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means placed. (Latin, positus.)

Post. A piece of timber placed in the ground.

A military post. A station where a man is placed, with instructions not to quit it without orders.

An official post is where a man is placed in office.

To post accounts is to place them under certain heads in methodical order. (Trench.)

Post haste. Travelling by relays of horses, or where horses are placed on the road to expedite the journey.

Post office. An office where letters are placed.

Post paper. So called from its watermark, a post-horn, or a post-boy blowing his horn.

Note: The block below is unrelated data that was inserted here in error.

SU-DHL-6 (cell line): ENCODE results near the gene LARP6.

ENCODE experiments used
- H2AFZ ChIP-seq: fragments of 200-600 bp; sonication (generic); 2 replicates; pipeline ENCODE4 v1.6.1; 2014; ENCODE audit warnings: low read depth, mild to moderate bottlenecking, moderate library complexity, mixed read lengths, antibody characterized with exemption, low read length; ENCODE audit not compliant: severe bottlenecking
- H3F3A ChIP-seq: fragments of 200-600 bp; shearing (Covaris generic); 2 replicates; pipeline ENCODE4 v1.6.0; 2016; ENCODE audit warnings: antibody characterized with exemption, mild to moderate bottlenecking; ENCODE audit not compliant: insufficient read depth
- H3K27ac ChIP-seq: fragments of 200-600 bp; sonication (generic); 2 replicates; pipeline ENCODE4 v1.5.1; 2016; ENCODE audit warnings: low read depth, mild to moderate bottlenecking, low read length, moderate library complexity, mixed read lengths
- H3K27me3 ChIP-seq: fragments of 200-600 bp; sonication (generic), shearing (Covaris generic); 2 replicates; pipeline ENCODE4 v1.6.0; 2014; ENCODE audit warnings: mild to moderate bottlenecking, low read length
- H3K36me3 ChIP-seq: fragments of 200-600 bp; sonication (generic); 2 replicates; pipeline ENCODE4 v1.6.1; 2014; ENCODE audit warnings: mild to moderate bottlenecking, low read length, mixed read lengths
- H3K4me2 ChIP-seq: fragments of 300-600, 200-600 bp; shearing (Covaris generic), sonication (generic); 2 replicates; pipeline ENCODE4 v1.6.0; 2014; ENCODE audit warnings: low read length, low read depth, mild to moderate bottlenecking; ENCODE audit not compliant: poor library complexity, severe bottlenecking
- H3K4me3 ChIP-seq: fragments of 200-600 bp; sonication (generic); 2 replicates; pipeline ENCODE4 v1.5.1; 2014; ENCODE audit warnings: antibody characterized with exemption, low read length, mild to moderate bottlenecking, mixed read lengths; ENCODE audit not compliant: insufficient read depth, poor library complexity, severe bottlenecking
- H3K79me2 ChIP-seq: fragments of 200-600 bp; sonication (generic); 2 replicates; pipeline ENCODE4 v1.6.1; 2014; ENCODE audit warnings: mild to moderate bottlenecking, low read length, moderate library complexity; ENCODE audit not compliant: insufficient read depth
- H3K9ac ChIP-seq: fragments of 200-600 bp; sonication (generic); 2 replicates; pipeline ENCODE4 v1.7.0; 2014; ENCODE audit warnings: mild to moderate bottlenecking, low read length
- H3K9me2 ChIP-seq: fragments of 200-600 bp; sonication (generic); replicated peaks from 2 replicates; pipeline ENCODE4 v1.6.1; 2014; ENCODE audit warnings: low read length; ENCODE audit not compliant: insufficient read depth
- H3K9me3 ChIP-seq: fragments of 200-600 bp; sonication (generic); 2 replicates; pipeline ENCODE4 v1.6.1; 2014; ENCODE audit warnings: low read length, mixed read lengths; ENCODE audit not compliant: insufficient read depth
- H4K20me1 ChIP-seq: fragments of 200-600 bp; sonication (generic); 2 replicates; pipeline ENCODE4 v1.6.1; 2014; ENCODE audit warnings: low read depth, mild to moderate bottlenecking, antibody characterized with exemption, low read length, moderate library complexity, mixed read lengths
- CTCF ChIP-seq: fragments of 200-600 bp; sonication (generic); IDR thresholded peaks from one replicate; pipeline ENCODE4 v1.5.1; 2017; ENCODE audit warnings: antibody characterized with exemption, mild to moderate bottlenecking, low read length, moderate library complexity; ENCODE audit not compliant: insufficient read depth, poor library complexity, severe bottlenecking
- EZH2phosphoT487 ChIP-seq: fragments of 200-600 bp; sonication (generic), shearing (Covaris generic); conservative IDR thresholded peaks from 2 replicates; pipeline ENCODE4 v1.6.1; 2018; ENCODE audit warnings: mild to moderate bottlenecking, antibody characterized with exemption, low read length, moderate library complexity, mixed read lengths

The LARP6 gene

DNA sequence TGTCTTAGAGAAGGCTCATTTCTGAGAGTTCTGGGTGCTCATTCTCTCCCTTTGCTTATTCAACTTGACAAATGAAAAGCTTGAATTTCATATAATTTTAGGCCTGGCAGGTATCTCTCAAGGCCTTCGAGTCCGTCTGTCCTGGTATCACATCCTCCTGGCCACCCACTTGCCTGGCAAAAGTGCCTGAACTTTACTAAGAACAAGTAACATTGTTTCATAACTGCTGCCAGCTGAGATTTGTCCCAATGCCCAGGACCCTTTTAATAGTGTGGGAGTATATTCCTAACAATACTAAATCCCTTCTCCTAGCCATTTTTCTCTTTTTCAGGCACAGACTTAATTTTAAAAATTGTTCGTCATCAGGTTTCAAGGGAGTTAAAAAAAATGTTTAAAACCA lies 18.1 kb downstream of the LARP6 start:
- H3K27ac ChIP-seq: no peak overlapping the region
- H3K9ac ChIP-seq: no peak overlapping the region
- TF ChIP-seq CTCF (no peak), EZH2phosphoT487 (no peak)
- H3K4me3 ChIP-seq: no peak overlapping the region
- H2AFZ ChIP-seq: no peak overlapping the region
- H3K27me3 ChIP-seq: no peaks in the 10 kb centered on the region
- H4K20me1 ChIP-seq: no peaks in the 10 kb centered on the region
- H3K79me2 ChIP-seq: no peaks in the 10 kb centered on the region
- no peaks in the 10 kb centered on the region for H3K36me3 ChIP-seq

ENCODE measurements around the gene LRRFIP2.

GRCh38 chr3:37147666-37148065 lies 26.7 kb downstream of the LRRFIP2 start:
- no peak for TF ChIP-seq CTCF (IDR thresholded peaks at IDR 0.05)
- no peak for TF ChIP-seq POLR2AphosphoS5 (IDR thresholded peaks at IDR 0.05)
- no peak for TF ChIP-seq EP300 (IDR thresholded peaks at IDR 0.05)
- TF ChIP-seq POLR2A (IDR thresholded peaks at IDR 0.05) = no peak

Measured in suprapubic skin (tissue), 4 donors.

“The old original post [paper] with the stamp in the corner representing a post-boy riding for life, and twanging his horn.”—Mrs. Gaskell: Cranford, chap. v.

Stiff as a post. That is, stiff [in the ground] like a gate-post.

To run your head against a post. To go to work heedlessly and stupidly, or as if you had no eyes.

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Entry taken from Dictionary of Phrase and Fable, edited by the Rev. E. Cobham Brewer, LL.D. and revised in 1895.

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Portland Stone
Portland Vase
Portmanteau Word (A)
Portobello Arms
Portsoken Ward (London)
Posse Comitatus (Latin)
Post Factum (Latin)
Post Meridian (Latin)
Post-mortem (Latin)
Post-mortem Degree (A)
Post Obit
Poste Restante (French)
Posthumus (Leonatus)

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